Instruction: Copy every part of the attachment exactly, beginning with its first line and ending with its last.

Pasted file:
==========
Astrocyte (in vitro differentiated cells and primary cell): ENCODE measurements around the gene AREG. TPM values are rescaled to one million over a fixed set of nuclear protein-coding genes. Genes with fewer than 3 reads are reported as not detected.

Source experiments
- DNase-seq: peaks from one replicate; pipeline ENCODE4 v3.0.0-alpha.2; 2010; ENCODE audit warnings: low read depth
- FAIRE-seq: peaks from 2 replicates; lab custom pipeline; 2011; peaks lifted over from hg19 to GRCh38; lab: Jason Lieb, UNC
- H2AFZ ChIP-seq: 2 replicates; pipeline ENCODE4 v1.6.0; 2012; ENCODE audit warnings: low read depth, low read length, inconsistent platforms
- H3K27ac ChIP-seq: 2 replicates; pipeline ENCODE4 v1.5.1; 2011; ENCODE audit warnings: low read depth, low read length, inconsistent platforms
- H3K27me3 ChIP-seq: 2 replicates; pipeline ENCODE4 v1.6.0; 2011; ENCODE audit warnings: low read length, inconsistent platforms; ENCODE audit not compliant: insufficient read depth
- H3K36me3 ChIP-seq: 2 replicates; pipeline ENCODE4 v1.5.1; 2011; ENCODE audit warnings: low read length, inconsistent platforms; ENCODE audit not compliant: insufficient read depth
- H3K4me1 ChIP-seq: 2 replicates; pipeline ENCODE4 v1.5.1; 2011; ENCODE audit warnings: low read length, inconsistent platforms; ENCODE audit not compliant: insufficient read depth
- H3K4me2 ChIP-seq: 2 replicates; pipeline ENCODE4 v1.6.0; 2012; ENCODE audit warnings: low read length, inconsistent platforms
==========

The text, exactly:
Astrocyte (in vitro differentiated cells and primary cell): ENCODE measurements around the gene AREG. TPM values are rescaled to one million over a fixed set of nuclear protein-coding genes. Genes with fewer than 3 reads are reported as not detected.

Source experiments
- DNase-seq: peaks from one replicate; pipeline ENCODE4 v3.0.0-alpha.2; 2010; ENCODE audit warnings: low read depth
- FAIRE-seq: peaks from 2 replicates; lab custom pipeline; 2011; peaks lifted over from hg19 to GRCh38; lab: Jason Lieb, UNC
- H2AFZ ChIP-seq: 2 replicates; pipeline ENCODE4 v1.6.0; 2012; ENCODE audit warnings: low read depth, low read length, inconsistent platforms
- H3K27ac ChIP-seq: 2 replicates; pipeline ENCODE4 v1.5.1; 2011; ENCODE audit warnings: low read depth, low read length, inconsistent platforms
- H3K27me3 ChIP-seq: 2 replicates; pipeline ENCODE4 v1.6.0; 2011; ENCODE audit warnings: low read length, inconsistent platforms; ENCODE audit not compliant: insufficient read depth
- H3K36me3 ChIP-seq: 2 replicates; pipeline ENCODE4 v1.5.1; 2011; ENCODE audit warnings: low read length, inconsistent platforms; ENCODE audit not compliant: insufficient read depth
- H3K4me1 ChIP-seq: 2 replicates; pipeline ENCODE4 v1.5.1; 2011; ENCODE audit warnings: low read length, inconsistent platforms; ENCODE audit not compliant: insufficient read depth
- H3K4me2 ChIP-seq: 2 replicates; pipeline ENCODE4 v1.6.0; 2012; ENCODE audit warnings: low read length, inconsistent platforms